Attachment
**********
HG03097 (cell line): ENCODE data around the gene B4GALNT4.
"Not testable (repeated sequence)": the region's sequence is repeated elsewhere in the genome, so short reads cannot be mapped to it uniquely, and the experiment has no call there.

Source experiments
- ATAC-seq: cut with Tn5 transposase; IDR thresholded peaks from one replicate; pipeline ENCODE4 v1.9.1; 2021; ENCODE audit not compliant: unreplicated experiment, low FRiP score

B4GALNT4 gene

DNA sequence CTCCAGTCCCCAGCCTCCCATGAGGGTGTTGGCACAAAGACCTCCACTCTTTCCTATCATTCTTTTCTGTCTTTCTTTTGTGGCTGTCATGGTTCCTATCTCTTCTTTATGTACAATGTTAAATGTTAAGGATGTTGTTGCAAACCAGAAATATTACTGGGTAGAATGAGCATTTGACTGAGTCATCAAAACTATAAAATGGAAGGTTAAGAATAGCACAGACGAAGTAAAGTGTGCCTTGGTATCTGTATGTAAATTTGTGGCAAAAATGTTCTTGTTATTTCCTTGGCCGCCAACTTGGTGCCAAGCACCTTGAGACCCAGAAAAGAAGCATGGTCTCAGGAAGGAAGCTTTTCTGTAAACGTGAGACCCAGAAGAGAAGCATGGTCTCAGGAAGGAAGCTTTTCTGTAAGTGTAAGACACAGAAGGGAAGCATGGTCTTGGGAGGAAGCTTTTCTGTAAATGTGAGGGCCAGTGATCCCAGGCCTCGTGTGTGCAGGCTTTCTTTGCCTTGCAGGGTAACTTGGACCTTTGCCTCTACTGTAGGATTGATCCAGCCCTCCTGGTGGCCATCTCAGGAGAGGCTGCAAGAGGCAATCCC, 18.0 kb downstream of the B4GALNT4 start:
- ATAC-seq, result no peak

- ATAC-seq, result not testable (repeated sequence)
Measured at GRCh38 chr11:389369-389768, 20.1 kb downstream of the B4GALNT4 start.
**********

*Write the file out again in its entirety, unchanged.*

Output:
HG03097 (cell line): ENCODE data around the gene B4GALNT4.
"Not testable (repeated sequence)": the region's sequence is repeated elsewhere in the genome, so short reads cannot be mapped to it uniquely, and the experiment has no call there.

Source experiments
- ATAC-seq: cut with Tn5 transposase; IDR thresholded peaks from one replicate; pipeline ENCODE4 v1.9.1; 2021; ENCODE audit not compliant: unreplicated experiment, low FRiP score

B4GALNT4 gene

DNA sequence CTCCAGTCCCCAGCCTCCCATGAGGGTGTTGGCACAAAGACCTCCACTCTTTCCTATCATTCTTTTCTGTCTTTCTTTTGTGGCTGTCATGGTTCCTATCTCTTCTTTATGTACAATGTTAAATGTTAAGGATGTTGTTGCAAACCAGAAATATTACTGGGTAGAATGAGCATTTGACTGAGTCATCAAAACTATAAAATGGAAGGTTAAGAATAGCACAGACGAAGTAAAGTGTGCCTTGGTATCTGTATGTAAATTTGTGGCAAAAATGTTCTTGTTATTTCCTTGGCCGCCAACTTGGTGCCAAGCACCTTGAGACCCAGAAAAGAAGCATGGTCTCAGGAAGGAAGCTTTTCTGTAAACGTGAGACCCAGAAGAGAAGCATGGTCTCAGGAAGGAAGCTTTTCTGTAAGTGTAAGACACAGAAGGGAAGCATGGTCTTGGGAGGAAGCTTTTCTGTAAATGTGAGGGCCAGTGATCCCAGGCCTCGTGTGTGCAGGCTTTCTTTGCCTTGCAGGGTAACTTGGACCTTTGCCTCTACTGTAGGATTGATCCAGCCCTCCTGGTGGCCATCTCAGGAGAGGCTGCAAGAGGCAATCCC, 18.0 kb downstream of the B4GALNT4 start:
- ATAC-seq, result no peak

- ATAC-seq, result not testable (repeated sequence)
Measured at GRCh38 chr11:389369-389768, 20.1 kb downstream of the B4GALNT4 start.